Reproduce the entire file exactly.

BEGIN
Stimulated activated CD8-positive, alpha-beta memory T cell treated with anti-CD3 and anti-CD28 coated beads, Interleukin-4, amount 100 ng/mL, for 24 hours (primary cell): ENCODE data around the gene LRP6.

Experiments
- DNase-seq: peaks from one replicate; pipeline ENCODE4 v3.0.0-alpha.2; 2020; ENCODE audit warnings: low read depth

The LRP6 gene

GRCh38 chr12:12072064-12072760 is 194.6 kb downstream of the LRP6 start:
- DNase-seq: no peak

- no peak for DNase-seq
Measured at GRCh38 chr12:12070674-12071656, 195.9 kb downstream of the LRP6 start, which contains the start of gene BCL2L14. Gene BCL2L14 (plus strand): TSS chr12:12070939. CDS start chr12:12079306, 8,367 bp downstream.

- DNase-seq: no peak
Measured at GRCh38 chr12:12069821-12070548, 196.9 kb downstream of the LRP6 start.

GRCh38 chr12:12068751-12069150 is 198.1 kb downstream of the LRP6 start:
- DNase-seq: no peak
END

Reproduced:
Stimulated activated CD8-positive, alpha-beta memory T cell treated with anti-CD3 and anti-CD28 coated beads, Interleukin-4, amount 100 ng/mL, for 24 hours (primary cell): ENCODE data around the gene LRP6.

Experiments
- DNase-seq: peaks from one replicate; pipeline ENCODE4 v3.0.0-alpha.2; 2020; ENCODE audit warnings: low read depth

The LRP6 gene

GRCh38 chr12:12072064-12072760 is 194.6 kb downstream of the LRP6 start:
- DNase-seq: no peak

- no peak for DNase-seq
Measured at GRCh38 chr12:12070674-12071656, 195.9 kb downstream of the LRP6 start, which contains the start of gene BCL2L14. Gene BCL2L14 (plus strand): TSS chr12:12070939. CDS start chr12:12079306, 8,367 bp downstream.

- DNase-seq: no peak
Measured at GRCh38 chr12:12069821-12070548, 196.9 kb downstream of the LRP6 start.

GRCh38 chr12:12068751-12069150 is 198.1 kb downstream of the LRP6 start:
- DNase-seq: no peak